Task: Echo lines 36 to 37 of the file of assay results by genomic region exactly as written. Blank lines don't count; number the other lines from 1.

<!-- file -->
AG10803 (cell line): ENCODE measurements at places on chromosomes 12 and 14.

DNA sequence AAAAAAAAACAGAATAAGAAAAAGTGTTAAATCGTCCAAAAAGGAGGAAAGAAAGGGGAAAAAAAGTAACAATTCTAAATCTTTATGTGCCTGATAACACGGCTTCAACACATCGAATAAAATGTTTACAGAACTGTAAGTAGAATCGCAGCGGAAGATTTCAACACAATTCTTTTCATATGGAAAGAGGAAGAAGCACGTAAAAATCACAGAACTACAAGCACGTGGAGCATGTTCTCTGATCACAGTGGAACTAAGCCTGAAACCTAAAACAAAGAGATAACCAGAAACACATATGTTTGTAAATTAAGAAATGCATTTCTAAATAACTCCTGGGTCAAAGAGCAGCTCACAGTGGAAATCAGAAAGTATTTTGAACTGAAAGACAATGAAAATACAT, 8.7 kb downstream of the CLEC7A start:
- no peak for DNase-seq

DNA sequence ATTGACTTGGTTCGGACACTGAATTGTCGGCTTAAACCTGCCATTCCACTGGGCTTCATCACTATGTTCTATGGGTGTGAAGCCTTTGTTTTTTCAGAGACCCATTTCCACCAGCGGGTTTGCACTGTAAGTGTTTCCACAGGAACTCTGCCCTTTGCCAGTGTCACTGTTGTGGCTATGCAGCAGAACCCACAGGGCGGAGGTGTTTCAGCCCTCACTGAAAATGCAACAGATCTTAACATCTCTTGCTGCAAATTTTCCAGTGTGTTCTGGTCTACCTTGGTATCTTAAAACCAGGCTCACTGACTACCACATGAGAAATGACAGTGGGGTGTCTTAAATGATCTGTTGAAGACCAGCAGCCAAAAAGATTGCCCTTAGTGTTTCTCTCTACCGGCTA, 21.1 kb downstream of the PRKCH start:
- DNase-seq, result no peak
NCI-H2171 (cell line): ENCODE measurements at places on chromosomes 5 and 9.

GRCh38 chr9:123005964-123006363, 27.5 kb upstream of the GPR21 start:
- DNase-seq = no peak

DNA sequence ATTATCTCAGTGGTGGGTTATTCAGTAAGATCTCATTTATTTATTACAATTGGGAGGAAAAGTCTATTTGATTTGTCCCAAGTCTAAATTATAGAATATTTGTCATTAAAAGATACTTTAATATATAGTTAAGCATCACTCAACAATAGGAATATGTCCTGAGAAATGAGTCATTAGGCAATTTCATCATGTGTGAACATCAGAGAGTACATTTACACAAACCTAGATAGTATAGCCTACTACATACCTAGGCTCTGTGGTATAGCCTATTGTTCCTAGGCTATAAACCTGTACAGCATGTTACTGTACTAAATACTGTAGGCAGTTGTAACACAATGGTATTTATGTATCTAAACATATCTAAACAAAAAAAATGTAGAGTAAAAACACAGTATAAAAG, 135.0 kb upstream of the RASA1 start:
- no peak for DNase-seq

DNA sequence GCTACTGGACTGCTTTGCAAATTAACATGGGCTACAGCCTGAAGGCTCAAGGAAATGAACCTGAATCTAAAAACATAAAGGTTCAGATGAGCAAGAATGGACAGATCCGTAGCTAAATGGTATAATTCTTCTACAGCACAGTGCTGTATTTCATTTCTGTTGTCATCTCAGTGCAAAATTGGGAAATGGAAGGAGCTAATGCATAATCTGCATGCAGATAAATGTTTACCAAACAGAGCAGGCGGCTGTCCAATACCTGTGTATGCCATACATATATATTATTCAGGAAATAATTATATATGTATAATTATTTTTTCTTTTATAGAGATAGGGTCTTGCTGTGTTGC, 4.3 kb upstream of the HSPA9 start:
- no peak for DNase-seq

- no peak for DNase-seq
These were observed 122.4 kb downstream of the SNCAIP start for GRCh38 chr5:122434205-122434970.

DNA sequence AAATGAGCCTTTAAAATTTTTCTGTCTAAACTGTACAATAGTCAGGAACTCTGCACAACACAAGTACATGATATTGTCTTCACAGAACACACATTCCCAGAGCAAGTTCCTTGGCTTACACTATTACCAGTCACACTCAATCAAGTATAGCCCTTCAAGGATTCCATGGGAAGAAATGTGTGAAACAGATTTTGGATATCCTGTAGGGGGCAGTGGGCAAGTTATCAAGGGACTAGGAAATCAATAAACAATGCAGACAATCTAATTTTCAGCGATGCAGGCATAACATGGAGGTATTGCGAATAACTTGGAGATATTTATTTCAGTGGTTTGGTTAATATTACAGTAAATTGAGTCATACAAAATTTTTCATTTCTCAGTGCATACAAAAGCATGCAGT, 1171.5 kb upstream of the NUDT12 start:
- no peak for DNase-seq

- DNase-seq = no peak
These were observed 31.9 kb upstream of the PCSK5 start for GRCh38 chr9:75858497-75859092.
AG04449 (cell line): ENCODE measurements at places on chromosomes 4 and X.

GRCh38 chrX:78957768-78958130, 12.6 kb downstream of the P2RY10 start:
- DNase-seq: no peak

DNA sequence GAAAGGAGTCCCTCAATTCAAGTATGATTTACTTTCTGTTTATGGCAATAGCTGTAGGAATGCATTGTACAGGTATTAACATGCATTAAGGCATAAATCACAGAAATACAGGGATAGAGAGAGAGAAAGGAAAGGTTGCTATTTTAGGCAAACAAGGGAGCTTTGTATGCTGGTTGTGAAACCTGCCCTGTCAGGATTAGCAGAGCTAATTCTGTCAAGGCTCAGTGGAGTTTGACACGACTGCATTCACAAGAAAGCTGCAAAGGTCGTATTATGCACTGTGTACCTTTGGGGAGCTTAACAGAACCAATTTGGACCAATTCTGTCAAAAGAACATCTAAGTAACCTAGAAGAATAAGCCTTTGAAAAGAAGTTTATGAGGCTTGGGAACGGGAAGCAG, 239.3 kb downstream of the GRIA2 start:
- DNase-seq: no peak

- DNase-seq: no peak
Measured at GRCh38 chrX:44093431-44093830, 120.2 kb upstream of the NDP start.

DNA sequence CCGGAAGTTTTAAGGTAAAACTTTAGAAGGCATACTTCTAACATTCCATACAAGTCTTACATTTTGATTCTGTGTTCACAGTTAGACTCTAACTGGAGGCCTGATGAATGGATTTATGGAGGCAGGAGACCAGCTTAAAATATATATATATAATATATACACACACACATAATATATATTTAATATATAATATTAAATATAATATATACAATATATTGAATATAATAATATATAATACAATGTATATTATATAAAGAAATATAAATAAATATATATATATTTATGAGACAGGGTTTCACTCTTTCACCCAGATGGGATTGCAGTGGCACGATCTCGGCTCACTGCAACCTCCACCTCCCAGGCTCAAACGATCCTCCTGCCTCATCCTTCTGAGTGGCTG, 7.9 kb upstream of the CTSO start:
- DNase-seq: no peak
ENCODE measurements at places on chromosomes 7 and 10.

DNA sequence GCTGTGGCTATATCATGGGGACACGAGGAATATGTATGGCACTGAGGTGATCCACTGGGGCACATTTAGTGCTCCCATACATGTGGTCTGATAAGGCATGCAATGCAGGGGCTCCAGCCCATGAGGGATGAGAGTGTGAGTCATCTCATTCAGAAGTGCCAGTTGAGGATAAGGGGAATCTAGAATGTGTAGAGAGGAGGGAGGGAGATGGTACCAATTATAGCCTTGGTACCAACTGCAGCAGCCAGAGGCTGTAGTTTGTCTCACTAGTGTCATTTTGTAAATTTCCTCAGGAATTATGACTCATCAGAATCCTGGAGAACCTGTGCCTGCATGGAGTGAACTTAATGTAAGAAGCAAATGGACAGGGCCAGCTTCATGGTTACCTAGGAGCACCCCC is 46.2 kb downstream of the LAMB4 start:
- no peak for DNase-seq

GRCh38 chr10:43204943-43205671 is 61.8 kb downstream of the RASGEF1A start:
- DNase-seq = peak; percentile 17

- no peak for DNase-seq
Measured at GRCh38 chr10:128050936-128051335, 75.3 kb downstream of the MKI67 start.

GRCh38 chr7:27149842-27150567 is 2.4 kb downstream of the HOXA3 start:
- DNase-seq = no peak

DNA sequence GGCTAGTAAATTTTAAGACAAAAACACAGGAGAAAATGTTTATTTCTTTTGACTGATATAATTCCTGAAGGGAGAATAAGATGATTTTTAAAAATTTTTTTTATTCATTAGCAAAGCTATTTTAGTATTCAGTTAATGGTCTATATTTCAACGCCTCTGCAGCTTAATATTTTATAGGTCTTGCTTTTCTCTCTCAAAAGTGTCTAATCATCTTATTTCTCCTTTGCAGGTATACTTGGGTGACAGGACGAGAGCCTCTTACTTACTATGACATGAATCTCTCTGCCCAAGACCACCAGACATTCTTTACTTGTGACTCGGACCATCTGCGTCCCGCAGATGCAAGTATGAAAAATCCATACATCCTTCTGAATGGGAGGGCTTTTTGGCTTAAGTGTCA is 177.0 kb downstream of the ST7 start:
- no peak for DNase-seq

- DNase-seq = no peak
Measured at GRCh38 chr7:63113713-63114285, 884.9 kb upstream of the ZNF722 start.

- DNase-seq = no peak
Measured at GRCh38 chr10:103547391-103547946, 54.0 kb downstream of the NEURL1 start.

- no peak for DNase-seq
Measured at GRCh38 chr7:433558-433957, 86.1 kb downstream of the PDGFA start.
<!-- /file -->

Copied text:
- DNase-seq = no peak

DNA sequence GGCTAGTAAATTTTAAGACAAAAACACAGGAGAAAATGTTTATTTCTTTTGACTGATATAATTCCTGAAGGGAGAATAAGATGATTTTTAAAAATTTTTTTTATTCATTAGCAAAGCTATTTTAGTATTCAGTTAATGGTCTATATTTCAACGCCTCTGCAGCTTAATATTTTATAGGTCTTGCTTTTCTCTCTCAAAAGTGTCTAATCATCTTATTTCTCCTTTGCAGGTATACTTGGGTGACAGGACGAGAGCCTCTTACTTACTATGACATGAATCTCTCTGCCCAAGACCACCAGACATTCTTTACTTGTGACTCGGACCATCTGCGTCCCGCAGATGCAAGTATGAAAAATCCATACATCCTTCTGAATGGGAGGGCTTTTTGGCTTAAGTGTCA is 177.0 kb downstream of the ST7 start: